« PreviousContinue »
Ad Autolyc. 1. 2.
Apol. 1. c. 38.
Of the Word or Son of God, which was made very Man.
THE Son, which is the Word of the Father, begotten from everlasting of the Father, the very and eternal God, of one substance with the Father, took Man's nature in the womb of the blessed Virgin, of her substance: so that two whole and perfect natures, that is to say, the Godhead and Manhood, were joined together in one Person, never to be divided, whereof is one Christ, very God, and very Man; who truly suffered, was crucified, dead and buried, to reconcile his Father to us, and to be a sacrifice, not only for original guilt, but also for actual sins of men.
The Son, &c.] The second Person in the Trinity is that Word, which was declared by St. John, Ch. i. 1. In the beginning was the Word, and the Word was with God, and the Word was God.
See Theophilus of Antioch. "God having his Word "in himself, begot him with his Wisdom, producing him "before all things."-And Justin Martyr." The Word, being the first-begotten of God, is also God, and hereto"fore appeared to Moses, and the rest of the Prophets, in "the likeness of fire, and in an incorporeal figure."Adv. Hær. And Irenæus. "Know ye, who are void of understanding, "that Jesus, who suffered for us, and who dwelt among us, " even he himself is the Word of God."-And Origen. Contra Cel- "Let our accusers know, that he whom we think and sum, l. 3. p. believe to be from the beginning God, and the Son of 135. "God, is the very Word, the very Wisdom, and the very "Truth." And again. "He who was the Maker of this "universe, is the Son of God."-And Tertullian.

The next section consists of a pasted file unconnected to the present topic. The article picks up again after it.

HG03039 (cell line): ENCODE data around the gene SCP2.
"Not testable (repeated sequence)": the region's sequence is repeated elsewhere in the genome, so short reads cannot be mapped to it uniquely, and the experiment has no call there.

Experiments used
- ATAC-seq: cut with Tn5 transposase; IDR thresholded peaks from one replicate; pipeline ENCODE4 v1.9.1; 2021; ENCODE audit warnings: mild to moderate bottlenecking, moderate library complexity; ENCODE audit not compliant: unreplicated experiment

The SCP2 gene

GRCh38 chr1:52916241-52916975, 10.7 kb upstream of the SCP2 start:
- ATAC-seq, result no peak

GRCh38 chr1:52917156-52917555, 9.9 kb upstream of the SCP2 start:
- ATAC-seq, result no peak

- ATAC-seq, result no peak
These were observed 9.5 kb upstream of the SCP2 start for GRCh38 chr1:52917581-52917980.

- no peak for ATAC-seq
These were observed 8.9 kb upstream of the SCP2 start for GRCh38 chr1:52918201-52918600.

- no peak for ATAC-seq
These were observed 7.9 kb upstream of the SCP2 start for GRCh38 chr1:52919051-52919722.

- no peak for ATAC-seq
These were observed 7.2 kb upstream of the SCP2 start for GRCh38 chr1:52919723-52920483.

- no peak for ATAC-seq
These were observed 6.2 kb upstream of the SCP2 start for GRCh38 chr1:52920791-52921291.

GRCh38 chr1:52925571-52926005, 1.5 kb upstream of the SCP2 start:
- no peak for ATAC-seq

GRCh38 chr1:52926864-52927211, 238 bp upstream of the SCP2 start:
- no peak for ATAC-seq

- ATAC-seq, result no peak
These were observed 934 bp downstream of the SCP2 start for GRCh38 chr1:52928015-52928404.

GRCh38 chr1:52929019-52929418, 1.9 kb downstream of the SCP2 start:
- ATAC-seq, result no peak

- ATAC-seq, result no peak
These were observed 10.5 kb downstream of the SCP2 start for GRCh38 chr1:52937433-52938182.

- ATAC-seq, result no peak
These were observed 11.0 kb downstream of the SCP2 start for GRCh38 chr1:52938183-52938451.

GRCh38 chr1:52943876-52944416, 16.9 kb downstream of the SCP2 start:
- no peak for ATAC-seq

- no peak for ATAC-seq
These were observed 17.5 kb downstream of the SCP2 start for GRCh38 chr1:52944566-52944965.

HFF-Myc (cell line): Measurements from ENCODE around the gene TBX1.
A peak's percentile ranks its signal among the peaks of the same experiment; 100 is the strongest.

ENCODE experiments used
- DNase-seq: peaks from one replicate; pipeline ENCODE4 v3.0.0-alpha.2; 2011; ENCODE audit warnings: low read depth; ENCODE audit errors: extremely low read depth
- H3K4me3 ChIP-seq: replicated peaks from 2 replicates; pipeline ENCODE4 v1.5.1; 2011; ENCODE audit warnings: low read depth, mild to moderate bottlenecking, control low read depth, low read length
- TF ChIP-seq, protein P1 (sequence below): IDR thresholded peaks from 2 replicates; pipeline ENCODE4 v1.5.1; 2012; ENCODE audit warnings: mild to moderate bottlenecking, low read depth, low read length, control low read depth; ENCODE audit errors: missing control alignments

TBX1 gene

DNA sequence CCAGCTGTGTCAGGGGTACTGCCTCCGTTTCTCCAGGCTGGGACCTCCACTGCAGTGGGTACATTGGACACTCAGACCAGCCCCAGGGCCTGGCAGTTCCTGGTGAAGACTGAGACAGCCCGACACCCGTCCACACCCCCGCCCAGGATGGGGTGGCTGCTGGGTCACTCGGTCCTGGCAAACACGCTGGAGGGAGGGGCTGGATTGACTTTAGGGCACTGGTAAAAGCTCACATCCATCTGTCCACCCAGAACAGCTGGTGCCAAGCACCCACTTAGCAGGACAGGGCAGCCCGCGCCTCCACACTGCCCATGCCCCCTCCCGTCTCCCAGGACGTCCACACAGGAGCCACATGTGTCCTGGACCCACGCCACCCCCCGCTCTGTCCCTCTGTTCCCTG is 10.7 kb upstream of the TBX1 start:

1. 1. c. 1.
Ib. l. 6. p. 308.
Adv. Gentes, c. 21.
say that he came forth from God, and that he so came "forth by generation, and therefore that he is called the Son, and God, by reason of the unity of substance: for
"the Spirit is also God."-That which came forth from "God is God, and the Son of God, and both these are "One."-And St. Cyprian. "He is the Power of God, De Idol. "his Reason, his Wisdom, and his Glory."
Begotten from everlasting] Begotten indeed, or else he would not be a Son; but from everlasting, or else he would "not be God." See Heb. i. 5-12. Unto which of the angels said he at any time, Thou art my Son, this day have I begotten thee? And again, I will be to Him a Father, and He shall be to me a Son? And again, when he bringeth in the First-begotten into the world, he saith, And let all the angels of God worship him. And of the angels he saith, Who maketh his angels spirits, and his ministers a flame of fire. But unto the Son he saith, Thy throne, O God, is for ever and ever; a sceptre of righteousness is the sceptre of thy kingdom.-And, Thou, Lord, in the beginning hast laid the foundation of the earth, and the heavens are the works of thine hands: They shall perish, but thou remainest; and they all shall wax old as doth a garment; and as a vesture shalt thou fold them up, and they shall be changed: But thou art the same, and thy years shall not fail. And, Rev. xxii. 13. I am Alpha and Omega, the beginning and the end, the first and the last. And, Isa. xliv. 6. Thus saith the Lord the King of Israel, and his Redeemer the Lord of hosts, I am the first, and I am the last, and besides me there is no God. And, John x. 30. I and the Father are One.
See also Clement of Rome. "The sceptre of God's ma- Ad. Cor. jesty, which is our Lord Christ Jesus, though endued c. 16. 66 with power, came not in the boasting of pride and arro
gance." And Ignatius. "I glorify Jesus Christ, who is In Epist. "God-our Lord, who is indeed of the family of David ad. Smyrn. according to the flesh; the Son of God, truly begotten
tes, p. 12.